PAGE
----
EAST MILLINOCKET, Maine — Volunteers will gather at the new Opal Myrick School playground at Schenck High School on Friday to help make the educational center a more agreeable new home for the grade-schoolers taught there.
The goal is to set up new playground equipment in the open space at Schenck set aside for pupils at the new Opal Myrick, which is now a wing at the high school, said Angela Adams, a second-grade teacher.
“We want to get the new playground assembled as much as possible. We need men with wrenches, screwdrivers and hand tools and the ability to use the tools that may already be there,” Adams said Thursday.
School workers hope the volunteers can assemble the new playground equipment by Saturday morning so that volunteers from Emery Lee & Son Inc. can pour concrete donated by the company that the equipment will be anchored with, Adams said.
The school committee voted 5-0 during a special meeting in March to close the old Opal P. Myrick on Bee Street and move its population into Schenck this month in anticipation of a valuation reduction of the East Millinocket paper mill that cut into the school’s tax revenue by about $1 million.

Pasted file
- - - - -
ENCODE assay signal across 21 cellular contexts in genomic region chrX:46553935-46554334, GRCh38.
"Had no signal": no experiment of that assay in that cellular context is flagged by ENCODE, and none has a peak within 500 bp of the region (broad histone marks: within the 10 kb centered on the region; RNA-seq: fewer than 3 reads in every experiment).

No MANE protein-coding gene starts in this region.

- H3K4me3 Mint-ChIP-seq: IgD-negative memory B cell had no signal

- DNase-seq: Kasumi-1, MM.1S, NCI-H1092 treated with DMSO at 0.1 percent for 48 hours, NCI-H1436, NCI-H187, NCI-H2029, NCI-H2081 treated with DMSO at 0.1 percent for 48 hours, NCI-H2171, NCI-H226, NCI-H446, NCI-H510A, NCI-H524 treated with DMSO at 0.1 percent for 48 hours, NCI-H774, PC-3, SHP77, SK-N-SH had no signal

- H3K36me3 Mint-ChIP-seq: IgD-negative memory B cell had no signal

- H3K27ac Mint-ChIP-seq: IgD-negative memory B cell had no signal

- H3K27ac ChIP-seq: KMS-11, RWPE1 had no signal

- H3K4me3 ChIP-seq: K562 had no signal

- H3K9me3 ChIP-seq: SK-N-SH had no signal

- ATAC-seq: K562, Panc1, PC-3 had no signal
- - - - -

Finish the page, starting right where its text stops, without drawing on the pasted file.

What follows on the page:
State programs that aid municipalities that suffer sudden and drastic losses in revenue would cushion the impact of the revaluation, but not enough to make preserving the building feasible, Superintendent Quenten Clark has said. He estimated that the closure would save $100,000 in operational costs alone.
He listed several problems with the building, including asbestos floor tiles, a lack of disability access, and an aging heating system that consumed about 16,000 gallons of heating oil.
The new playground equipment is among the last steps toward making the Schenck complex a new home for Opal Myrick pupils.
“We are hoping for a large turnout tomorrow and Saturday so that we can also place bark mulch under the new playground equipment,” Adams said Thursday. “We are kind of excited because this is such good news. The kids are so looking forward to seeing the people they know working on the equipment.”
“The kids have melded so well with the high-schoolers,” Adams added. Attending school with high-schoolers “is not as scary as they thought it might have been.”
The work is expected to start about 8 a.m. Friday and continue into Saturday. Volunteers wishing to help should go to Schenck in the morning.